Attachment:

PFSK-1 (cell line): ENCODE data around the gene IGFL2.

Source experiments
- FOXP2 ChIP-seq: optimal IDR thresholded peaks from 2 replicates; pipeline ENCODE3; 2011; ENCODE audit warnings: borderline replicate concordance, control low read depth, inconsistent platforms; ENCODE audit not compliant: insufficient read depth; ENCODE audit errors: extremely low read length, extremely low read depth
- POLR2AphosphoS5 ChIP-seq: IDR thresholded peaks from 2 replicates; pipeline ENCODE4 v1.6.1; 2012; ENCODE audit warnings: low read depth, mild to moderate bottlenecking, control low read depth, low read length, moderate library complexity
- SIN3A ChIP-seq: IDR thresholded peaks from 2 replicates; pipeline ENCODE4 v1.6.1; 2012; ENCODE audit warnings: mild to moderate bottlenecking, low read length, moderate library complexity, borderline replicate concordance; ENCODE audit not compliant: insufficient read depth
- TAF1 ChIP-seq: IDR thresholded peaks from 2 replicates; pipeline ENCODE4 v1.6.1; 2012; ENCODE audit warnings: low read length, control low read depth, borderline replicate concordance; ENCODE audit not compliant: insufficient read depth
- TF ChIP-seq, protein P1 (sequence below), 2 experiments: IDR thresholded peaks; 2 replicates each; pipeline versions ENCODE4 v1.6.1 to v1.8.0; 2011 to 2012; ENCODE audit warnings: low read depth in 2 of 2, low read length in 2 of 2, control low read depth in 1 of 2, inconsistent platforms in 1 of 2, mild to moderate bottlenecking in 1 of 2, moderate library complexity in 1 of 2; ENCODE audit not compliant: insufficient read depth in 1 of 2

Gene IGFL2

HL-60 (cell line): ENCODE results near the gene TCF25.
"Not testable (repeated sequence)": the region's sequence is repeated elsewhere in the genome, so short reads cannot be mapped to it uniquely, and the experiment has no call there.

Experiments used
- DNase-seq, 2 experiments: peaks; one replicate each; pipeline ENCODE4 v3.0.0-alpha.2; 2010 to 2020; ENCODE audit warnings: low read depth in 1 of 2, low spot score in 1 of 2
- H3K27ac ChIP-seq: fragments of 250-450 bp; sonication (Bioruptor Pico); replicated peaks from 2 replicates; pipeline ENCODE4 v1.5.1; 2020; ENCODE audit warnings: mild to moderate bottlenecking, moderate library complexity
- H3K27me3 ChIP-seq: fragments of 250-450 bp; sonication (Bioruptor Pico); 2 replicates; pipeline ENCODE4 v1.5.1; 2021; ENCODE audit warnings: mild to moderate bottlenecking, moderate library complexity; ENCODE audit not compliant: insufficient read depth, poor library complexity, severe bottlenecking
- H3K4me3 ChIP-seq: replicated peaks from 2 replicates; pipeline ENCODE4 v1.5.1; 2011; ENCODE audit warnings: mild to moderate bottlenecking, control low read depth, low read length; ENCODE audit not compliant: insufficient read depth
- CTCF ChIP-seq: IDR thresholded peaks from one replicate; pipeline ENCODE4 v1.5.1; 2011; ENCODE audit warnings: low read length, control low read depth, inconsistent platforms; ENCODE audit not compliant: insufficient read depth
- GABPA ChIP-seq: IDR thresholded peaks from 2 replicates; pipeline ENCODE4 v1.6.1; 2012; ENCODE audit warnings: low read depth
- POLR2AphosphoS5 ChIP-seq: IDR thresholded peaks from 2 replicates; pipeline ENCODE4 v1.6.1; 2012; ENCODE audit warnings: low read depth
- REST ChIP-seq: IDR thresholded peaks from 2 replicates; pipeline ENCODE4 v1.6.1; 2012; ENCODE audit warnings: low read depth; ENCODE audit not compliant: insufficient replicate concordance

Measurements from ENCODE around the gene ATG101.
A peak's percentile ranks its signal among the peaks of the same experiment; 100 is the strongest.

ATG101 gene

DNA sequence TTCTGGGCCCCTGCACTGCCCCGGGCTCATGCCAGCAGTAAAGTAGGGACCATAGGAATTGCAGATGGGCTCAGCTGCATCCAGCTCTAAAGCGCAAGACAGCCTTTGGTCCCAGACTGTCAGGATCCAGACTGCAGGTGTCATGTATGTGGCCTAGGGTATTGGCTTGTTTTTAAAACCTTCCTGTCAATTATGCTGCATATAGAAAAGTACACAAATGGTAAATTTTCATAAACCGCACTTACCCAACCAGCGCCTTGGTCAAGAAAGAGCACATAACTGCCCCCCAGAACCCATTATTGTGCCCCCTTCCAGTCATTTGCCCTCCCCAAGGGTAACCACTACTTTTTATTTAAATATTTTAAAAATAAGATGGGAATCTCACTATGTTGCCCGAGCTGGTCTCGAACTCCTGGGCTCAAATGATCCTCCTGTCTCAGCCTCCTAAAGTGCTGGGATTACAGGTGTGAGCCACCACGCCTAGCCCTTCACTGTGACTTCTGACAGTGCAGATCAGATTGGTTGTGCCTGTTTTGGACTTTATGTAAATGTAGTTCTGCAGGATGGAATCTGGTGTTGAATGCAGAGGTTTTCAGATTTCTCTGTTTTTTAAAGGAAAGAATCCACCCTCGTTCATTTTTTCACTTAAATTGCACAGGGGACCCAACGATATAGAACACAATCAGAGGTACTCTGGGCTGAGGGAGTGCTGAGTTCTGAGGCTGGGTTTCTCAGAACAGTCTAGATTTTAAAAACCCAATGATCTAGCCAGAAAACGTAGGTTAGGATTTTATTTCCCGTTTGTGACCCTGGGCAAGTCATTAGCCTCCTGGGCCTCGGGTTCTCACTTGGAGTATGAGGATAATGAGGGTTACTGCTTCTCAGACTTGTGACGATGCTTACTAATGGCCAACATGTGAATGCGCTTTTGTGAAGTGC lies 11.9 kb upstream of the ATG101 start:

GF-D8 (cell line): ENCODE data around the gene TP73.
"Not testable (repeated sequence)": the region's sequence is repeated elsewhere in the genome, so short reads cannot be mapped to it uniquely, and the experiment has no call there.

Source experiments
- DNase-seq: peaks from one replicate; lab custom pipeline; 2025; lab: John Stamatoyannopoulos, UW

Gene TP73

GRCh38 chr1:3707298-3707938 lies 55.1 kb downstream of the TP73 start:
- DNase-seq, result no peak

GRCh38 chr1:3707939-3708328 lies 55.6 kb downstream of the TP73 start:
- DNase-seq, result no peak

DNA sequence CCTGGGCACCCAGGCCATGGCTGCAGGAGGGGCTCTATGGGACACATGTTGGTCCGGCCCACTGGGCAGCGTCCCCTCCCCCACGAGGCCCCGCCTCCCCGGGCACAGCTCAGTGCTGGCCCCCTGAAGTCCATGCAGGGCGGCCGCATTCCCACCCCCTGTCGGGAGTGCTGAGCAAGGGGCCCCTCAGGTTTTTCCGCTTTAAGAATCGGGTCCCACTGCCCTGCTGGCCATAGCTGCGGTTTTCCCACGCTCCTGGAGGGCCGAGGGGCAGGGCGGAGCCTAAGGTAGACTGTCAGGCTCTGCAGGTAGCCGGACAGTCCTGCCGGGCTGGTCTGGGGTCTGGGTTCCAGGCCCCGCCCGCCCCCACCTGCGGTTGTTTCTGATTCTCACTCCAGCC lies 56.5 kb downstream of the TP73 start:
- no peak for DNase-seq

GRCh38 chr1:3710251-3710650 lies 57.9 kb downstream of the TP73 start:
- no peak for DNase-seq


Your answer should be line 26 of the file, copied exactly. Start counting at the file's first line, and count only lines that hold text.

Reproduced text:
Source experiments